The game makes fairly good use of DS' capabilities- the bottom screen displays a map of city, the data sheets and graphs, and schematics for construction. The stylus use is intuitive and very useful, but sometimes creating precise buildings is hard, because there are only two levels of zoom: very far away and too close. This makes the construction of roads and power lines a difficult chore at times, but luckily, everything (except demolitions) can be undone. Navigating through menus and maps is pretty easy and makes the game easy to pick up. The top screen shows an almost static model of the town, but although it is detailed and somewhat realistic it's very dull and you won't be looking at it very often. The music is acceptable and relaxing and doesn't annoy or distract you from your mayoral duties.

Despite all its flaws, Sim City DS is a good game that can be addictive and, even though it was simplified to appeal to the more casual gamers, it still has depth and asks for smart thinking. Its portability and touch screen usage definitely are big pros, making the game a nice travel companion.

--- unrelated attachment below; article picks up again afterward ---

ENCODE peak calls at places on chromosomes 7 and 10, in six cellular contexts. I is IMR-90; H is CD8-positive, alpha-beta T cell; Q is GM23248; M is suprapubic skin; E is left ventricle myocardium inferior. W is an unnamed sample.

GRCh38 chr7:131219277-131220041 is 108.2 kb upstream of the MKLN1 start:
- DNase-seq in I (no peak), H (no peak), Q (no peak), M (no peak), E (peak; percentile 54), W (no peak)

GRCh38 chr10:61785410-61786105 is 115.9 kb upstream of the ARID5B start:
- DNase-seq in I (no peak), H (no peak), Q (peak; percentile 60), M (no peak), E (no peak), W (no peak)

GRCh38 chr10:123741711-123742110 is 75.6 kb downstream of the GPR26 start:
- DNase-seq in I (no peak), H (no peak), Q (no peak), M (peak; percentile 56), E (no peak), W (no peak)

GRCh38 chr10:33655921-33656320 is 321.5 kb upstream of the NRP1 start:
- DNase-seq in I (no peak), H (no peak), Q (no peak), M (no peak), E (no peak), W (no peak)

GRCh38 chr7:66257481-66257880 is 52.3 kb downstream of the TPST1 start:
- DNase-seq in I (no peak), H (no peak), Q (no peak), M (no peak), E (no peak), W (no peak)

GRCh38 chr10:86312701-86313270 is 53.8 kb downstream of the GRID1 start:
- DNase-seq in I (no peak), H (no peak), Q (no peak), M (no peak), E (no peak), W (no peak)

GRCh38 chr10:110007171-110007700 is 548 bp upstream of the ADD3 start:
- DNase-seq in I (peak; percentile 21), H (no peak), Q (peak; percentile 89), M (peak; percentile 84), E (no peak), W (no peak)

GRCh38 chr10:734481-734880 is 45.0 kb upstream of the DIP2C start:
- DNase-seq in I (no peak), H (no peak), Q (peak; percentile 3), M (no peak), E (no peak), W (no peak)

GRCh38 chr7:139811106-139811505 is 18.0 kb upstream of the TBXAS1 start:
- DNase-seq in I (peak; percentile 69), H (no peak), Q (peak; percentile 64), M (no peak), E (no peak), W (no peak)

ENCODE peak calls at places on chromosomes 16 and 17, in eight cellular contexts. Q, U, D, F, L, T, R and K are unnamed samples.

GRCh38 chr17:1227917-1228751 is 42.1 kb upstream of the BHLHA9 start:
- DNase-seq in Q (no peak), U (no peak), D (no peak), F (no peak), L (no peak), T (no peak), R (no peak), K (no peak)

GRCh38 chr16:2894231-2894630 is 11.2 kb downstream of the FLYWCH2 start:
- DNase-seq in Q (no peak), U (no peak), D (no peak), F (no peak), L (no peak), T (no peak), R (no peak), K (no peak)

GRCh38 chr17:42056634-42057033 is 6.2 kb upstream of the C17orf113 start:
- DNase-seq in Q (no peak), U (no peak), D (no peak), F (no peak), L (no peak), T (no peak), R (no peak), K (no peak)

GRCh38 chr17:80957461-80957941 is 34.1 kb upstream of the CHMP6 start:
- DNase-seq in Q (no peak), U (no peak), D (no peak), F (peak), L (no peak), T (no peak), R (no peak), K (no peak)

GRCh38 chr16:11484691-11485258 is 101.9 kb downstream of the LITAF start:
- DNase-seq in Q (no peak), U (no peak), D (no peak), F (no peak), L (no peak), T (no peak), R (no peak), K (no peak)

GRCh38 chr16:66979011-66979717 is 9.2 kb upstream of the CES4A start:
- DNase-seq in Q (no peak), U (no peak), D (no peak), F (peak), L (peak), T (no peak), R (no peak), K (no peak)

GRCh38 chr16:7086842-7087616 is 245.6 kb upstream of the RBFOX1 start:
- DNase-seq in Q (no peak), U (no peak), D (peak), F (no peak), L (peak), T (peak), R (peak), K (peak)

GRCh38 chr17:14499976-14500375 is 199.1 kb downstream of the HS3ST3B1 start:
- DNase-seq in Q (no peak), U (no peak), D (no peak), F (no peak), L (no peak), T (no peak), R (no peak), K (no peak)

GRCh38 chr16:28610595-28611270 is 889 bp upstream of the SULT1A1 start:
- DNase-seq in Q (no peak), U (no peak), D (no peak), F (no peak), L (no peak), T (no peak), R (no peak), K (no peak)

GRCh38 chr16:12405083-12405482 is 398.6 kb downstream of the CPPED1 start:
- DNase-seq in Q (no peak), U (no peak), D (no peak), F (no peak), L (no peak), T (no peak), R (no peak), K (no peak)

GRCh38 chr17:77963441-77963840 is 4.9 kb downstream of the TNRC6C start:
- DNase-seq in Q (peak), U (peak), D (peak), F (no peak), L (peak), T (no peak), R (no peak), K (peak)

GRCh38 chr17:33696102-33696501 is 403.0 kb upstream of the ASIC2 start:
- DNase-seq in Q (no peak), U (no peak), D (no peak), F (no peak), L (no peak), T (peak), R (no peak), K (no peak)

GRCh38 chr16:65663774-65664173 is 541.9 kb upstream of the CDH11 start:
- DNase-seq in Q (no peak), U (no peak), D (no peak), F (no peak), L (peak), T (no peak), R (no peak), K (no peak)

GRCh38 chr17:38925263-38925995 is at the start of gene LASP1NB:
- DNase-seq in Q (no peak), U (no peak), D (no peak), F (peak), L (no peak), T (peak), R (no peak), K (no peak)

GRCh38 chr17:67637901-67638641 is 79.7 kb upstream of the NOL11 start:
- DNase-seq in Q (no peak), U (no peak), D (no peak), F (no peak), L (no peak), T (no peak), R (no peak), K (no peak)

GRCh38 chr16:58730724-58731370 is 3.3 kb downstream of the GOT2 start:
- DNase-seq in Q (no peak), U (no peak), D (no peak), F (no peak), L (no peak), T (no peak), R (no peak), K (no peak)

N-Europe Final Verdict

Not without its flaws, but it uses the DS well to make an attractive game to those interested in the genre. Power fantasies assuaged.

  • Gameplay4
  • Playability4
  • Visuals3
  • Audio3
  • Lifespan4
Final Score



Good use of touch and dual screens
Good for newcomers and veterans
Never ends


Touch screen isn't always very precise
Graphics are dull
Minigames are pointless